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Deep debt is a dating obstacle: survey

Canadian insolvency statistics show slight decline from multi-year high
Healthy finances can be key to sustaining a relationship | Tom Merton, OJO Images, Getty Images

With Valentine's Day approaching and many singles looking for love, a new survey confirms what many likely already knew: being deep in debt can turn off potential partners.

What makes matters worse for those seeking partners is that Canadian insolvencies recently hit a multi-year high – something that highlights that more people are unable to pay their bills.

A new report from the personal-finance website found 30 per cent of 1,846 Canadian singles surveyed between Jan. 22 and Feb. 2 said that they would not date someone who was deep in debt, and that deep debt is something that could end an existing relationship.

The only factors that were bigger turn-offs were a history of sexual infidelity (36 per cent) and a history of drug or alcohol addiction (33 per cent).

For some, part of the rationale for being in a relationship is to make life more affordable. About 13 per cent of Canadians surveyed said they want partners to help with expenses and ease the cost of living.

Dating can be expensive, though, as 13 per cent of those surveyed said that they view the cost of dating to be high enough to be a hindrance to finding love.

Thoughts about the financial ramifications of ending a relationship are common, as 17 per cent of those surveyed said that they have stayed in a relationship that they wanted to leave because they did not want to see a decline in their standard of living.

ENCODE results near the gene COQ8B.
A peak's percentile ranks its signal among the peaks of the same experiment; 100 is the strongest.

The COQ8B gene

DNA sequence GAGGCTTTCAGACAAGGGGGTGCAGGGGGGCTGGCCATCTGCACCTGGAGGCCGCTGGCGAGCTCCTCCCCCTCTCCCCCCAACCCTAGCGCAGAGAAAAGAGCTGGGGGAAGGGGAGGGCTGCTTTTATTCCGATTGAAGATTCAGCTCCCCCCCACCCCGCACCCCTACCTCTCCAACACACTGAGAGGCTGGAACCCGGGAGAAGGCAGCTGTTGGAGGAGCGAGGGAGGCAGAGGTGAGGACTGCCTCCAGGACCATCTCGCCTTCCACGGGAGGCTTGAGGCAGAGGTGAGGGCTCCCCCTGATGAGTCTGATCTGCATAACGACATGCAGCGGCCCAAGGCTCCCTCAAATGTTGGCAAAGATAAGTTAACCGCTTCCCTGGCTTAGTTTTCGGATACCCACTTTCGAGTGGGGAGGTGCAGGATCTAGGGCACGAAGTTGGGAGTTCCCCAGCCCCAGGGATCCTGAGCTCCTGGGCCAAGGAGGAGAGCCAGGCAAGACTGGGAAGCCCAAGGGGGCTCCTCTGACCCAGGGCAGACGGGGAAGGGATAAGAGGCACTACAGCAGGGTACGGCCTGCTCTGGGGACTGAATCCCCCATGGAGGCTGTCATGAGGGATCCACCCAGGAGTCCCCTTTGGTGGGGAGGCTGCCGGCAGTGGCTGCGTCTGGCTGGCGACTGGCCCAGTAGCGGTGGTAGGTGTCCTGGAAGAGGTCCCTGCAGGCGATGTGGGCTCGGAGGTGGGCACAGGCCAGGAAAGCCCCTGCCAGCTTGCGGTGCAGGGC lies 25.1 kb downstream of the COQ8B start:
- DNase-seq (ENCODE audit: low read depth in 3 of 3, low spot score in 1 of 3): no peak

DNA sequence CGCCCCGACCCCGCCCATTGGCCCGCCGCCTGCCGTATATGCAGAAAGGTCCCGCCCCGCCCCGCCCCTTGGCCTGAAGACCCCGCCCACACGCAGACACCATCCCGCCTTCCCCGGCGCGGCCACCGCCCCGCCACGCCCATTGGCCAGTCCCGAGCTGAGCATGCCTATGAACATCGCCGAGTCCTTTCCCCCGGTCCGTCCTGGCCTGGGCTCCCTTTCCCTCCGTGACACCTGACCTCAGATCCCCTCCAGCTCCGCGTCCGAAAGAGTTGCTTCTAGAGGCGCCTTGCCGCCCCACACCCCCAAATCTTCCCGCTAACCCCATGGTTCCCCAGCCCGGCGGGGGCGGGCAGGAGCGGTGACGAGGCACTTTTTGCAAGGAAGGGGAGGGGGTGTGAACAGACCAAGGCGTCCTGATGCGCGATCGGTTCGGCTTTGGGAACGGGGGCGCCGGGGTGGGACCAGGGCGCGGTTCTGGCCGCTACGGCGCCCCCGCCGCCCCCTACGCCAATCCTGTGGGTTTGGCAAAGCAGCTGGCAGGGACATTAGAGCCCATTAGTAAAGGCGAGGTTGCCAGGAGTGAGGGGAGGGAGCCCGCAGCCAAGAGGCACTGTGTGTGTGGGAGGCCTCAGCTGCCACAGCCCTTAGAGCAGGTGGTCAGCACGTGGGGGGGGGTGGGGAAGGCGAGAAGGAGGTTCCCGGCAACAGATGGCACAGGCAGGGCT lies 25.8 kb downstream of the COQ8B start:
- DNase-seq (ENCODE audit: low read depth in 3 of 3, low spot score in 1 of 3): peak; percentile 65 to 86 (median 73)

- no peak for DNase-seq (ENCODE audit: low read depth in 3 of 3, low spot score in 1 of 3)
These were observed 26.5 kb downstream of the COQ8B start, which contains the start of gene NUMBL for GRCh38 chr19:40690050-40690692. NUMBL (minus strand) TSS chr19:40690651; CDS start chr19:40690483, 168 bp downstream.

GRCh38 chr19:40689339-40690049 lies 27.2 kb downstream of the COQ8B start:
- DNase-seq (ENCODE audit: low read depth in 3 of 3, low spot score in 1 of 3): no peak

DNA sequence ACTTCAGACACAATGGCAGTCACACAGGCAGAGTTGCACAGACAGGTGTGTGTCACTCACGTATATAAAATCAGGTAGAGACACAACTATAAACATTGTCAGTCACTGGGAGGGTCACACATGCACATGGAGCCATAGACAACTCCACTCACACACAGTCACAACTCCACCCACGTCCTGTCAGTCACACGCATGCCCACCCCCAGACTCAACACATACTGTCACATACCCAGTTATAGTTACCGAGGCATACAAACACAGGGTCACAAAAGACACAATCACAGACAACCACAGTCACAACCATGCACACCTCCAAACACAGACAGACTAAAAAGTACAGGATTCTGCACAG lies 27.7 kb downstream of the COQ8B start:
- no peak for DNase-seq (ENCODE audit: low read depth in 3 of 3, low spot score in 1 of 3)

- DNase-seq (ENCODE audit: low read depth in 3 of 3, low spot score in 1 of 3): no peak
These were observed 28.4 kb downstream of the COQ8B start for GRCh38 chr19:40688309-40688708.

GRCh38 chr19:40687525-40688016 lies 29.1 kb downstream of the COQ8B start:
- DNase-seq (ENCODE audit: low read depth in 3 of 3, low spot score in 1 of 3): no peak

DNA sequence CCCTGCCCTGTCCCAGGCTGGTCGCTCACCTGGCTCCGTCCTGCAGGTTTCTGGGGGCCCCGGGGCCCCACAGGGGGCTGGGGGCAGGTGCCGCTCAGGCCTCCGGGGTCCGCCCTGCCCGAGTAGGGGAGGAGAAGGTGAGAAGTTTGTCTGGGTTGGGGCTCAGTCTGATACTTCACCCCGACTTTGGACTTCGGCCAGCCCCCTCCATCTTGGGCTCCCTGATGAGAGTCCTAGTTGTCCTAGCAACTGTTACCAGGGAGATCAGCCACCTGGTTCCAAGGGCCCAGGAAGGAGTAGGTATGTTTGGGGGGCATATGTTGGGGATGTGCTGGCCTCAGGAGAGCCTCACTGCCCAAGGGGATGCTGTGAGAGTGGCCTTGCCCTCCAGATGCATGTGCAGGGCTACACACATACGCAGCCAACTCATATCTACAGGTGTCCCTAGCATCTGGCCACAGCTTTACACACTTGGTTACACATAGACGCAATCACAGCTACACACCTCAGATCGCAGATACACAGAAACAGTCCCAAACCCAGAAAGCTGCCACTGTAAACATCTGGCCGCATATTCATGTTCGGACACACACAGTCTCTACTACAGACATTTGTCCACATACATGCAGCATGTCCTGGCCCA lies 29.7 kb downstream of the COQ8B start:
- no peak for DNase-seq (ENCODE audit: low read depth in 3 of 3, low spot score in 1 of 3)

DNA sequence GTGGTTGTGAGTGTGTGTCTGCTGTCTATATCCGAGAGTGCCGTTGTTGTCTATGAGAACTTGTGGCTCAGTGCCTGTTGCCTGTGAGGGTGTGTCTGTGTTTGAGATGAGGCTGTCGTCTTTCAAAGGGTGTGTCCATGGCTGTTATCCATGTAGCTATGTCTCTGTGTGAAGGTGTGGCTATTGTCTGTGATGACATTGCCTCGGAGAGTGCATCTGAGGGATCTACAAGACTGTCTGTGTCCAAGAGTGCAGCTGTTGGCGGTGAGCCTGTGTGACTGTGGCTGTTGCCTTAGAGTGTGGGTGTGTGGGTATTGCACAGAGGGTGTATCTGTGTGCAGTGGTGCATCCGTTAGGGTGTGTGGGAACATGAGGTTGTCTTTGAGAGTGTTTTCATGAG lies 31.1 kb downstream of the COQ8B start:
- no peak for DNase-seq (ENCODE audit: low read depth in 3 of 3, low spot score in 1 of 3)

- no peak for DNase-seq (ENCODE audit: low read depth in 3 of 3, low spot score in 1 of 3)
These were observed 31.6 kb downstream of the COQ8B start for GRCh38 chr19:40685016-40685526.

The survey was taken days before the Office of the Superintendent of Bankruptcy released data for December that showed a total of 7,987 Canadian insolvencies – 13.8 per cent more than the 7,020 insolvencies in the same month in 2021.

Some good news is that December's total number of total Canadian insolvencies was down by about 18.4 per cent from the 9,784 insolvencies in November. That November total was the highest number since March 2000, when there were 11,198 insolvencies across the country.

Insolvencies in B.C. followed a similar trend, with 875 in December, down about 10.2 per cent from the 974 insolvencies in November. That November total was the most in a month since October 2019, when there were 1,077 insolvencies in B.C.

Insolvency is a financial state where someone cannot meet debt payments on time. It can lead to bankruptcy, which is a legal process that happens when someone declares that he or she can no longer pay back debts to creditors.

Struggles with debt have become more common thanks to inflation remaining high after hitting a 39-year peak of 8.1 per cent last June, interest rates at 15-year highs and COVID-19-related financial support long gone. 

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